Southern Tanzania’s Selous Game Reserve, Africa’s largest game reserve, derives its name from Sir Frederick Selous, a famous big game hunter and early conservationist.
The Selous Game Reserve was designated a UNESCO World Heritage Site in 1982 due to its wildlife diversity and undisturbed environment. Encompassing an area of over 21,000 square miles, not counting additional buffer zones, Selous is about three times the size of South Africa’s Kruger National Park and twice the size of Serengeti National Park. To maintain its pristine quality, the reserve permits no permanent human habitation or structures. Because of its location and its size, Selous is much quieter with fewer tourists per square mile than the parks in the northern parts of the country, and so it remains relatively wild and untouched.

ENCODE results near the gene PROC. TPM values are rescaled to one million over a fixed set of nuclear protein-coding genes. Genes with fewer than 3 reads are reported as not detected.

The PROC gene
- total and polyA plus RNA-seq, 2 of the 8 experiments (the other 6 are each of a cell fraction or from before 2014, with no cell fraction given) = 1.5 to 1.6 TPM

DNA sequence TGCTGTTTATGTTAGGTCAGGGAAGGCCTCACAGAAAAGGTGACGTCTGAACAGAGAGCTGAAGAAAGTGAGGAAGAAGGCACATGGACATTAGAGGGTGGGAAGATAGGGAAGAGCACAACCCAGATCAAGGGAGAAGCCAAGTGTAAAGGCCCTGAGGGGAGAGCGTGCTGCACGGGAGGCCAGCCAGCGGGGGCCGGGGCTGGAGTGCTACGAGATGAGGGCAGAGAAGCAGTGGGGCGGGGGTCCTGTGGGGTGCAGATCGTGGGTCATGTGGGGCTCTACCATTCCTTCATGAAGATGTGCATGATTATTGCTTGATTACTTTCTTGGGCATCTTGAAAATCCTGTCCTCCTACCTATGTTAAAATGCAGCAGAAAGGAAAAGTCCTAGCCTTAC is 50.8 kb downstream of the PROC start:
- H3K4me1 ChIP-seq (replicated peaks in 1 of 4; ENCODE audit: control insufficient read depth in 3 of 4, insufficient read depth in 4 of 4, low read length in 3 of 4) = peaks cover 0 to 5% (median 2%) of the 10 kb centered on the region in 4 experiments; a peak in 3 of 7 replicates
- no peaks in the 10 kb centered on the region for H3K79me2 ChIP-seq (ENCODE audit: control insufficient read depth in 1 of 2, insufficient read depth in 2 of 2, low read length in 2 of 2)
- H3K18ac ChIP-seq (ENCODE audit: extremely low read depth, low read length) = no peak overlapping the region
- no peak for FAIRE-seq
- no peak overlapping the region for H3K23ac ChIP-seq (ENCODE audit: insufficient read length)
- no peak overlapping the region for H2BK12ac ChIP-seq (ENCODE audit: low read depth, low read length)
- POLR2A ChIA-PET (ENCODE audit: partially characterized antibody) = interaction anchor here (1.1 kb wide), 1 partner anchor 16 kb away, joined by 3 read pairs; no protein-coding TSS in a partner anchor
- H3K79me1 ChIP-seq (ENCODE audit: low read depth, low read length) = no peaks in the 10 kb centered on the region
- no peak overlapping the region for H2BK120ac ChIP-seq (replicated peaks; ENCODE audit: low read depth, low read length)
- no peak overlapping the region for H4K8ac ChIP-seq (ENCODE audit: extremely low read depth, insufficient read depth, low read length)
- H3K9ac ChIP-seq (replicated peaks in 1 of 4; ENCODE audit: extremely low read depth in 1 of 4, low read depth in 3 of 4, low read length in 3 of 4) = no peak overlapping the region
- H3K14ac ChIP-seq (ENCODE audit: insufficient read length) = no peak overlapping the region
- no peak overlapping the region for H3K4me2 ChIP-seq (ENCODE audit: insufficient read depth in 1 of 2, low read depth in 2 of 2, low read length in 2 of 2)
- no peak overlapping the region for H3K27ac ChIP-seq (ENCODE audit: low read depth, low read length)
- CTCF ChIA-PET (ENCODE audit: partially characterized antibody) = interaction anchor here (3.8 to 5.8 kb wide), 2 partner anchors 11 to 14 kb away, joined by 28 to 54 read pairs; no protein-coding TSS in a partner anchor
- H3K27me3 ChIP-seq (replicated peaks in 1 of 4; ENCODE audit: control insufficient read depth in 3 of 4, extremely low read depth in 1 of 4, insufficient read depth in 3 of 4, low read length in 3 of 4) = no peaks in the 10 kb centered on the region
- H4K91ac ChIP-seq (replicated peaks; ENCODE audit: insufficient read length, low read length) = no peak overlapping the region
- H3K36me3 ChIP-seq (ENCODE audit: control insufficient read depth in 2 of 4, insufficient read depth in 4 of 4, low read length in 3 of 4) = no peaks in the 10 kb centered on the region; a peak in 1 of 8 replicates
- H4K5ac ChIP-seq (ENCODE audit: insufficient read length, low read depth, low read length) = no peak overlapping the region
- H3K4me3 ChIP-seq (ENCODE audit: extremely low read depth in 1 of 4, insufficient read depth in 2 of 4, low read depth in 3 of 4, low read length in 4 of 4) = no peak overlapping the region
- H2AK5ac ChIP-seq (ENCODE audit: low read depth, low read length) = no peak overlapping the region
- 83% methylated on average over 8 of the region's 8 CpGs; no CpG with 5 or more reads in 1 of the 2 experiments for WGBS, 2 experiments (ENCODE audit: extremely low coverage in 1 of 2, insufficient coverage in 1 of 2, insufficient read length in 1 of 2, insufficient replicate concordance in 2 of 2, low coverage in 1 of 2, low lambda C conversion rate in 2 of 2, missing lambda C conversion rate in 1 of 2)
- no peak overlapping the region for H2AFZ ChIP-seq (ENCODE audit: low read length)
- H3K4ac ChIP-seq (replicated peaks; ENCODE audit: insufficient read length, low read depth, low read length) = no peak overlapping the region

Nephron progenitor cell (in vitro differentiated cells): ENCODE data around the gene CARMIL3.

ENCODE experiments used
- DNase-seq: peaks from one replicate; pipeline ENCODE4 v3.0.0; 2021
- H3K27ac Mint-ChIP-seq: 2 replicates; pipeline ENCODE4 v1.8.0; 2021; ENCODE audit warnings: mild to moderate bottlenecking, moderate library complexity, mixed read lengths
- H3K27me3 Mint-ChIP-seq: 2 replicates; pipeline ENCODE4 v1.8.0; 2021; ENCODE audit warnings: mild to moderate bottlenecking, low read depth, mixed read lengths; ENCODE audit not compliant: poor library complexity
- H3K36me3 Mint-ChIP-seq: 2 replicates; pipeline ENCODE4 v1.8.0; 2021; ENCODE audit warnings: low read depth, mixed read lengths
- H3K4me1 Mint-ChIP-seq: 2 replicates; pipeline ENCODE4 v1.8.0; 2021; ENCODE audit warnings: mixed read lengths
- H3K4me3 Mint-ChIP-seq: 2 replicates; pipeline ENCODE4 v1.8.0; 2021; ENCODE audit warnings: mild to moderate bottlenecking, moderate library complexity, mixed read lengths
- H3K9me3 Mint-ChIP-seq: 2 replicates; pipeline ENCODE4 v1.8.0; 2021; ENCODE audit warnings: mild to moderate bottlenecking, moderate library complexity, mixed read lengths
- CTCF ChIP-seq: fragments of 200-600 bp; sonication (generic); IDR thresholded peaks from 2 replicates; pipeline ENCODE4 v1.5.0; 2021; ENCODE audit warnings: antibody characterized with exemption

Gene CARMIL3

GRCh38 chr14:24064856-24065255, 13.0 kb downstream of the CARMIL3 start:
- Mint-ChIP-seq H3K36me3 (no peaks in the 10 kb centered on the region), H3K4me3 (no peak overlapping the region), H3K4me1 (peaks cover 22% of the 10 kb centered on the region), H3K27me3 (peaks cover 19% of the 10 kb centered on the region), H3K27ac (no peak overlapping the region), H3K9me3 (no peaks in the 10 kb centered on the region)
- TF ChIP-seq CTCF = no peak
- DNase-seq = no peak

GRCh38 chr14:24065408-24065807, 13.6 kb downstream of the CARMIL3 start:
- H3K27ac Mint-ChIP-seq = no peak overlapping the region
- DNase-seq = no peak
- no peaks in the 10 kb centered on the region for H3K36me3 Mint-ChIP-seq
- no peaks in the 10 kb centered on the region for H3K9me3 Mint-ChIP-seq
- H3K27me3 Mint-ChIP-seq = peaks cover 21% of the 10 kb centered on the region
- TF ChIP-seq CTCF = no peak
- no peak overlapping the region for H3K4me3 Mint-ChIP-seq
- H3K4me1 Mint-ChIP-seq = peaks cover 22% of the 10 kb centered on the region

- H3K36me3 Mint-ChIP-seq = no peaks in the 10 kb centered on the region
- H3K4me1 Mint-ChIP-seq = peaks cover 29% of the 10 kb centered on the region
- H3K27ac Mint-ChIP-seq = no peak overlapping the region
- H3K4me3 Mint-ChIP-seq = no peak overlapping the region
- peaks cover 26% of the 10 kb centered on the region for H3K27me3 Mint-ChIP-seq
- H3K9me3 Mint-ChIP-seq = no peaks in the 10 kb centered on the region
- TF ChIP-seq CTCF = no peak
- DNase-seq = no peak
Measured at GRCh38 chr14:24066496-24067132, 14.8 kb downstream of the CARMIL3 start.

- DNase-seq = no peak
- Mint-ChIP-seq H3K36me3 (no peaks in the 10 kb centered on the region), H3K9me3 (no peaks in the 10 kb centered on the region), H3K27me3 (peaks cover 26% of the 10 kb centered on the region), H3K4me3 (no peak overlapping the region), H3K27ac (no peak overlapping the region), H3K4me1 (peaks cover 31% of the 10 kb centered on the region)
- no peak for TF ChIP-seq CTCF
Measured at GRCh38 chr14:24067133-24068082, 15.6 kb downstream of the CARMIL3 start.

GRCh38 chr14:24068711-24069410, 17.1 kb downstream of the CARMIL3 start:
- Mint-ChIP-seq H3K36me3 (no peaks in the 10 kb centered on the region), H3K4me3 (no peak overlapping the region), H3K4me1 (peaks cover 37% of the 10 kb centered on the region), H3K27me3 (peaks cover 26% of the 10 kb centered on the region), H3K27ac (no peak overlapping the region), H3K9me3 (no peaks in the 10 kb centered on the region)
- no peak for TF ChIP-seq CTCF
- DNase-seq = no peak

Selous’s size makes it difficult to estimate the true extent of the wildlife within its borders. But its rivers and lakes sustain phenomenal wildlife concentrations, including Africa’s largest populations of elephant and wild dog. Along the Rufiji River and beyond, an astonishing number of animal and bird species can be found including waterbuck, reedbuck, bushbuck, crocodile, hippo, and black and white colobus monkeys. Sandbanks are crowded with huge crocodiles, exposed mud banks are shaded under red clouds of carmine bee-eaters, and swampy islands are visited by wandering elephants.